A little over three years ago — Aug. 24, 2015 — the S&P 500 plunged 5.3% in just a few minutes. The flash crash spooked stock investors, but it was particularly terrifying for investors in exchange-traded funds: iShares Select Dividend ETF (DVY) dived 36%, Guggenheim S&P 500 Equal Weight (RSP) tumbled 42% and iShares Conservative Allocation Fund (AOK) dropped 50%.
The 2015 flash crash wasn't unprecedented: In 2010, another flash crash dropped some ETF prices as much as 60% in a span of just 20 minutes, according to the Securities and Exchange Commission. For a few horrific seconds, shares of the iShares Russell 1000 Growth Index ETF (IWF) traded for a penny. Vanguard Total Stock Market ETF (VTI) sold for 13 cents.
What happened? In short, market makers walked away at the worst possible time.
Can it happen again— Yes.
ETF pricing depends on the ability of large investors to arbitrage the difference between the value of an ETF's underlying shares and its market price. When the two prices diverge too far, institutional investors can buy or sell creation units – blocks of stock in proportion to an ETF's holdings – and profit from the price difference between the two. In normal times, this keeps a fund's net asset value and its market price reasonably closely aligned.
All of this depends on a properly functioning exchange, though. During the two flash crashes, market orders were so unbalanced that trading creation units — bundles that may contain more than 500 securities, as in the case of the Vanguard offering — was nearly impossible. In the 2015 crash, there were 1,278 trading halts involving 471 different stocks and ETFs.
"Anything that happens at the exchange level tied to stocks inside the ETF will impact the ETF," said Todd Rosenbluth, senior director of ETF and mutual fund research at CFRA.
The 2015 flash crash occurred during the first few minutes of trading on a Monday. Some investors, worried about emerging-market problems and Chinese markets, had put in orders to sell over the weekend. What they didn't realize was that a market order executes at the first available bid, which can be far below its Friday closing price. Those who put in stop-loss orders suffered the same fate: If you put in an order to sell at $100 per share, you get the next bid, which could be $50 or less. The same rules would apply for stocks, Mr. Rosenbluth noted.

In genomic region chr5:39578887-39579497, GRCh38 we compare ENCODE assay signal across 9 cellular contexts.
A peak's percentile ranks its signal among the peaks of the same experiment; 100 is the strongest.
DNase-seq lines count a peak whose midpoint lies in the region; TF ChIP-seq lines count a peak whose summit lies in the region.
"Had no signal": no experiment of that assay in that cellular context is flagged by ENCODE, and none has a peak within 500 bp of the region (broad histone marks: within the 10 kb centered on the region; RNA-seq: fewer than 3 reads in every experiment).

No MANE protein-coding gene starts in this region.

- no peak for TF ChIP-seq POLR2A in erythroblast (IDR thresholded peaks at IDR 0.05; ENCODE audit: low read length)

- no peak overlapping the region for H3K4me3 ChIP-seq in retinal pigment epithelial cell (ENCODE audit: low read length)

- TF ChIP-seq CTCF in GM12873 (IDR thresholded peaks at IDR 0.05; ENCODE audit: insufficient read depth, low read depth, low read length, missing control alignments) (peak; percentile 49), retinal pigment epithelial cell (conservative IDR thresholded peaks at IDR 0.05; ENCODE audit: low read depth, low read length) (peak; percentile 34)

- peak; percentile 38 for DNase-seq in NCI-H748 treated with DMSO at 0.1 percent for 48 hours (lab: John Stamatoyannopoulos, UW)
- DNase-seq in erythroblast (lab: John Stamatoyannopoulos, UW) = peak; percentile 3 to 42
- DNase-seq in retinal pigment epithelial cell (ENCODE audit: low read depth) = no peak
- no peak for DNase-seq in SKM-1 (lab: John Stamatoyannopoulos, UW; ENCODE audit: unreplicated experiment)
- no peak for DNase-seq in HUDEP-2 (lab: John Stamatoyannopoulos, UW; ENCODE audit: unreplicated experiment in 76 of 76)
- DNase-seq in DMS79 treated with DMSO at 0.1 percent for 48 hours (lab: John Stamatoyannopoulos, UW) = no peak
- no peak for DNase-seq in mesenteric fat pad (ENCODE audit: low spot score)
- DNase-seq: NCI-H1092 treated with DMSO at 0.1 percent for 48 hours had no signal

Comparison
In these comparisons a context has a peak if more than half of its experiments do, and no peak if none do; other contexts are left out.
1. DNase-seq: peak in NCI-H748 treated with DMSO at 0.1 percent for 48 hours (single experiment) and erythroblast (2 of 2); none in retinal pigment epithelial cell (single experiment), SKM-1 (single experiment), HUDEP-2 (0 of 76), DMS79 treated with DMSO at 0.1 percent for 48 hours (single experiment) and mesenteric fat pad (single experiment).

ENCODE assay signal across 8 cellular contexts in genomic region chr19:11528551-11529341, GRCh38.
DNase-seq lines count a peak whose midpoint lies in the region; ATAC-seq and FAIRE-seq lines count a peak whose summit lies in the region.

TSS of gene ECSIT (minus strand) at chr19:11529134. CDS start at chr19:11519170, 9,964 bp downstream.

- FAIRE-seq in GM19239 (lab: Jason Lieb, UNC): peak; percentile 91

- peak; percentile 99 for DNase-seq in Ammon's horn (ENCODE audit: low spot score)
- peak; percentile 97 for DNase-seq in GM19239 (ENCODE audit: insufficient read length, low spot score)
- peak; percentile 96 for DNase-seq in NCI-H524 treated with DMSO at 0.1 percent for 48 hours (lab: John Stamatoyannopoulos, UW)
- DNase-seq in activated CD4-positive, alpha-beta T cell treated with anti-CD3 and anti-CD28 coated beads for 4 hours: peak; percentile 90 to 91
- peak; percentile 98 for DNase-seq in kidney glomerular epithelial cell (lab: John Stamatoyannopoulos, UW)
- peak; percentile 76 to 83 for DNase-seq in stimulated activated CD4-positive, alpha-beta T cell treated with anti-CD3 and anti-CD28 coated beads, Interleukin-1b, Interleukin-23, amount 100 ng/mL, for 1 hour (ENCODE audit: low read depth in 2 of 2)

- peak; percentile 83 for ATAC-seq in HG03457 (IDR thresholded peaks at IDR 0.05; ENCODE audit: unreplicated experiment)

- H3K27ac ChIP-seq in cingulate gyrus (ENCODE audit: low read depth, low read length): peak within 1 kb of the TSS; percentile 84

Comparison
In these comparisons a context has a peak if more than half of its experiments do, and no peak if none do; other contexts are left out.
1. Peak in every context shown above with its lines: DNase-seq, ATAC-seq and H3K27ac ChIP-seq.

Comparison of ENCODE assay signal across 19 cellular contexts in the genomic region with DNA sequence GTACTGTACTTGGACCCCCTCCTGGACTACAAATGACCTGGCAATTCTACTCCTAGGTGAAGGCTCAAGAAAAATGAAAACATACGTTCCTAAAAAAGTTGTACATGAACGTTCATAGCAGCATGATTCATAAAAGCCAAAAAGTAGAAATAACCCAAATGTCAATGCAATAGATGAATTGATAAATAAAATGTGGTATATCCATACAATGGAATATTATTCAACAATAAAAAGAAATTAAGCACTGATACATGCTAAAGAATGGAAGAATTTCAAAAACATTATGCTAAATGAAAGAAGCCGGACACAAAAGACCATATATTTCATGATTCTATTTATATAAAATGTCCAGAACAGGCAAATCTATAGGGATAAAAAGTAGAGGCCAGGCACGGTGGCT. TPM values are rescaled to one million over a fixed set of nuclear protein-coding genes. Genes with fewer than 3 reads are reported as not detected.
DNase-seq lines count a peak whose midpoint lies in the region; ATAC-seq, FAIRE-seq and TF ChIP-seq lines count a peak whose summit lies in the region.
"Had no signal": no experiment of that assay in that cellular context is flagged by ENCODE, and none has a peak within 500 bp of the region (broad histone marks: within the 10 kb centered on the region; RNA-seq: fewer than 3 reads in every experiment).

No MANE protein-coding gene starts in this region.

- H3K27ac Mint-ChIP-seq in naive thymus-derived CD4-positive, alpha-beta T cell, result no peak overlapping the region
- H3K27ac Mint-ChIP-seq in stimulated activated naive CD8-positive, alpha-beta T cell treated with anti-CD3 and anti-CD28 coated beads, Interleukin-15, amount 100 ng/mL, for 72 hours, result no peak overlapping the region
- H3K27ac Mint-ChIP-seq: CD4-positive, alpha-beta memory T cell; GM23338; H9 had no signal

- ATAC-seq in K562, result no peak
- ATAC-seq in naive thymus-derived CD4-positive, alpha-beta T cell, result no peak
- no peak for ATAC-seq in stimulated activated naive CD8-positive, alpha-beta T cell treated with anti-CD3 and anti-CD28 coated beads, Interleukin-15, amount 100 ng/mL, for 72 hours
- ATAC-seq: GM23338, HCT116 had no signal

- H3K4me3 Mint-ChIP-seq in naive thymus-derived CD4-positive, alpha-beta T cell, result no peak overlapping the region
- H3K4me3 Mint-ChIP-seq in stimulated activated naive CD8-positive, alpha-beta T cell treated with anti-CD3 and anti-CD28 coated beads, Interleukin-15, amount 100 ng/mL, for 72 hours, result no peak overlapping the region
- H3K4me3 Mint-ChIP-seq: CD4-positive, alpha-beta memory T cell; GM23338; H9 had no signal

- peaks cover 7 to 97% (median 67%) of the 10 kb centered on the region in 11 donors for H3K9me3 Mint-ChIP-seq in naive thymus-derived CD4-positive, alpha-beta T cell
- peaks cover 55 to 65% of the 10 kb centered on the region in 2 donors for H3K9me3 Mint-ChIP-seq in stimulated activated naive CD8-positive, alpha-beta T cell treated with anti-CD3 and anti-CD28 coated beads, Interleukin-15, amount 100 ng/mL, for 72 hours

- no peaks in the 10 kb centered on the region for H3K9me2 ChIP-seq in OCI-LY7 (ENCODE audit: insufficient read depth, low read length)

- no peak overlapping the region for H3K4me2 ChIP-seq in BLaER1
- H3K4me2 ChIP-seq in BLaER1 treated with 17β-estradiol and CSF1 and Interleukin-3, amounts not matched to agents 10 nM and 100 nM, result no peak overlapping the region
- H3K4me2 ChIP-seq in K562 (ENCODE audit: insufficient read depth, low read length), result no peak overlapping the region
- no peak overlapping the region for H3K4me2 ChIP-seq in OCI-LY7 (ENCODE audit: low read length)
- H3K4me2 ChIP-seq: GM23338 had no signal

After the 2010 flash crash, the Securities and Exchange Commission modified some of its rules on trading halts. The new rules provide for halts when a stock rises or falls a specified percentage from its recent trading ranges, rather than by a percentage limit from its previous sale. As bad as the 2015 flash crash was, it would have been worse without those rules.
The revised rules don't preclude another flash crash, although they do seem to have lessened the problems from the most recent one. According to the SEC, 80% of all exchange-traded products didn't experience a trading halt in 2015, and most of the halts occurred in smaller ETPs.
Perhaps the biggest problem stems from ETF investors themselves. One of the major criticisms of ETFs is that they allow investors to trade immediately — something that most investors probably shouldn't do.
"My thesis is that ETFs are fine as long as you don't trade them," John Bogle, Vanguard's founder, told InvestmentNews in 2016. "As long as they're not traded, they can be more convenient for some people."
Trading on gut feelings often leads to nausea.
"You shouldn't trade on a whim just because you have the ability to," Mr. Rosenbluth said. "Investing in a diversified product doesn't eliminate trading-related snafus."
If you don't understand how market orders and stop-loss orders work, you could be bellyaching about your trades for a long time.